Study Examines Health Care Access, Quality, Ranks Nations; U.S. Scores Low Given Expenditures, Study Author Says
New York Times: A Global Health Scorecard Finds U.S. Lacking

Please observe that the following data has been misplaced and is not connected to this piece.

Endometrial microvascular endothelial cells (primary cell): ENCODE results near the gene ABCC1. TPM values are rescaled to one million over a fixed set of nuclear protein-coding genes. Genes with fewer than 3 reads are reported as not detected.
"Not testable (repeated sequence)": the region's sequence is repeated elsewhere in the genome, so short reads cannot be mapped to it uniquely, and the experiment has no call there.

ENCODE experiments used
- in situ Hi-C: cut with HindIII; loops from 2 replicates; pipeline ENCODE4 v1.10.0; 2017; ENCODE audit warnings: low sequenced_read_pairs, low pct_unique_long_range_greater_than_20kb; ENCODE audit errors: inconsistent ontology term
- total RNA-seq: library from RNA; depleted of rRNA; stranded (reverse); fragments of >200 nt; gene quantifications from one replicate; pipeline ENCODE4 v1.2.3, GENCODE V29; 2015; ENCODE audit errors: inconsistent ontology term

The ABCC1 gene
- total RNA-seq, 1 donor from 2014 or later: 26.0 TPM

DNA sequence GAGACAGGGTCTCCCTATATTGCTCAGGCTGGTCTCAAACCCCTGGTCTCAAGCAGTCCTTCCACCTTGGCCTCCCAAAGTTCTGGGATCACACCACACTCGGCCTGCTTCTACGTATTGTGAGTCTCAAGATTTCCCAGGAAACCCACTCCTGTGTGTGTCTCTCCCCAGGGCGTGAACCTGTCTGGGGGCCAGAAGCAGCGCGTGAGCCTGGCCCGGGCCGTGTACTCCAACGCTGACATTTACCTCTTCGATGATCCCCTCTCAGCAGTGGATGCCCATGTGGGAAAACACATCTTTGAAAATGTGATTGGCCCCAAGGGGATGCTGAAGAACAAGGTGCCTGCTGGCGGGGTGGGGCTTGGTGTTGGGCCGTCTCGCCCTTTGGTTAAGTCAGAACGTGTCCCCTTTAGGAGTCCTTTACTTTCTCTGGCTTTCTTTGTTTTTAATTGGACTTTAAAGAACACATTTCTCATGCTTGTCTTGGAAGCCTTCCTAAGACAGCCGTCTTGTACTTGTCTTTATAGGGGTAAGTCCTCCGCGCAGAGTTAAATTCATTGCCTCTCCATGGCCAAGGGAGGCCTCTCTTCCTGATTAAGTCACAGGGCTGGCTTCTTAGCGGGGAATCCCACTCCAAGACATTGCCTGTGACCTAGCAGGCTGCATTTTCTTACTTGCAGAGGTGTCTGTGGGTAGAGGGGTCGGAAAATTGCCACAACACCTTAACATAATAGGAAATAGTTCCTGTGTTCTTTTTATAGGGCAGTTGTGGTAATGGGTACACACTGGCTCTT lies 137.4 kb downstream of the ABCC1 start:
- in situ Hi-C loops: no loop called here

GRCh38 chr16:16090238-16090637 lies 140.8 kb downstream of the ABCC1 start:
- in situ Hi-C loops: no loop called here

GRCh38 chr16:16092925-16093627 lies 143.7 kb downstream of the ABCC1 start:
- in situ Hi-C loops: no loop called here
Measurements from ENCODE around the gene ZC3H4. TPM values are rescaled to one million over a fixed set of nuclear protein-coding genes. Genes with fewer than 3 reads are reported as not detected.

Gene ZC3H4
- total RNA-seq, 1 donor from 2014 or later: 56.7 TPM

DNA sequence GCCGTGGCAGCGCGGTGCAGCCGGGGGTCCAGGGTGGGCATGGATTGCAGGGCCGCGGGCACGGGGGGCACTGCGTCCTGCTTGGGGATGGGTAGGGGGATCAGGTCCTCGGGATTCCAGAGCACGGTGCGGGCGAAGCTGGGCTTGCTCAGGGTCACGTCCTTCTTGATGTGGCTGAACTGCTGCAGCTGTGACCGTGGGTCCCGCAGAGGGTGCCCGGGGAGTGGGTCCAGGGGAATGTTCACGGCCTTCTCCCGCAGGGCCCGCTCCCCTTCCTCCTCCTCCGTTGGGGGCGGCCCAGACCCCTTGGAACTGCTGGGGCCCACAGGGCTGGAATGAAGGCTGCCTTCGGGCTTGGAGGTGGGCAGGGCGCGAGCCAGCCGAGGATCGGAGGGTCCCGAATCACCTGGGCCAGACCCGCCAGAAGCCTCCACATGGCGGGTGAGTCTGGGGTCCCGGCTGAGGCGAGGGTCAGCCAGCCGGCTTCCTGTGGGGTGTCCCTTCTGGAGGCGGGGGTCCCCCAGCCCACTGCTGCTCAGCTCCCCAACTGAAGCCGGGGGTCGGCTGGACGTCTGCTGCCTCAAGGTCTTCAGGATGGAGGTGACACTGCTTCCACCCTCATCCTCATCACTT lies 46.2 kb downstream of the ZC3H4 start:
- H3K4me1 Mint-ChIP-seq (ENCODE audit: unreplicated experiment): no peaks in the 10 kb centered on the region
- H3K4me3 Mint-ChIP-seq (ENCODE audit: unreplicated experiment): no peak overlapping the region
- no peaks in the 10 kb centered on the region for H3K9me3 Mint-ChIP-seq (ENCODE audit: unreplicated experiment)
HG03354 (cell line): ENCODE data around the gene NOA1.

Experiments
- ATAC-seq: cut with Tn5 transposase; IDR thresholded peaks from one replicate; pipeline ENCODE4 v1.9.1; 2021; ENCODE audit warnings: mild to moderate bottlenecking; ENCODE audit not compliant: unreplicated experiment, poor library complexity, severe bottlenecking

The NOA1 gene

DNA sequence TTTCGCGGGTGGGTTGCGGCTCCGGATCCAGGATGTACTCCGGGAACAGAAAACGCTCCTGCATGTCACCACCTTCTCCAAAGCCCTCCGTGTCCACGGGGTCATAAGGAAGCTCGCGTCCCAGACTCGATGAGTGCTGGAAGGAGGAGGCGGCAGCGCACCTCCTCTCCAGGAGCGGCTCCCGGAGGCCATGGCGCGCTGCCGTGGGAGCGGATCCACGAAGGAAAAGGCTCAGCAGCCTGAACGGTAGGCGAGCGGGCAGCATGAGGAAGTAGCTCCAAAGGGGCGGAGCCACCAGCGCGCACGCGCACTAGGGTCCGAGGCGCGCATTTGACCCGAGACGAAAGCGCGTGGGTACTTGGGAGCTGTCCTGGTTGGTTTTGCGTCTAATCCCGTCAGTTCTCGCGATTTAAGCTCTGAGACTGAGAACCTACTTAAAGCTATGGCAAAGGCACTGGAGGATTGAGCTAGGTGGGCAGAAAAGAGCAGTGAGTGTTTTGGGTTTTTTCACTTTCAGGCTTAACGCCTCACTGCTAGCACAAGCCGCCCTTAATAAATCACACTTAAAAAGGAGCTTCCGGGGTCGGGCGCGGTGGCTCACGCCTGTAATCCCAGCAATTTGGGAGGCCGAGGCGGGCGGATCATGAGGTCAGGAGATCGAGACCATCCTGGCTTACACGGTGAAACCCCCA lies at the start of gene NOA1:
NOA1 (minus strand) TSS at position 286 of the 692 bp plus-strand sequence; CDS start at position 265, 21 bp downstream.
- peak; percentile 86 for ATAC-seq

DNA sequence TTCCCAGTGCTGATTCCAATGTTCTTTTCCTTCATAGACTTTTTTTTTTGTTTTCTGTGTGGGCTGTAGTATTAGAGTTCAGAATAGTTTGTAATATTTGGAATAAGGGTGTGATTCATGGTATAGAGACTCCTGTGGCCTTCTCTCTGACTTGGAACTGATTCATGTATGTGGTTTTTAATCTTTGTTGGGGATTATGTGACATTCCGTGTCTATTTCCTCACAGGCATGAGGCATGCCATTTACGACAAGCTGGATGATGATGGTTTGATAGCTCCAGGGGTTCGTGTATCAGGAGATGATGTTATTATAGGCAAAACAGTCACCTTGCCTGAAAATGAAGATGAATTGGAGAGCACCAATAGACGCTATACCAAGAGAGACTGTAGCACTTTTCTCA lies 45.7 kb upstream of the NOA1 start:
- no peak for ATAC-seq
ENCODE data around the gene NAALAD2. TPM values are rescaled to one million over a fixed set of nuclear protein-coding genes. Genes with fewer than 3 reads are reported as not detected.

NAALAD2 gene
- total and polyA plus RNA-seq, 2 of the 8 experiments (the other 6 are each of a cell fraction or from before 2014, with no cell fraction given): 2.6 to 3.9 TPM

“Over the last 25 years, China, Ethiopia, the Maldive Islands, Peru, South Korea, and Turkey had the greatest improvements in ‘deaths avoidable through health care at their economic level,’ a complex but intriguing new measure of global mortality described last week in the Lancet. By that standard, the United States improved slightly over the same period, 1990 to 2015. But the American ranking is still so low that it’s ‘an embarrassment, especially considering the U.S. spends $9,000 per person on health care annually,’ said the report’s chief author, Dr. Christopher J. L. Murray, director of the University of Washington’s Institute for Health Metrics and Evaluation, [supported] by the Bill & Melinda Gates Foundation…” (McNeil, 5/22).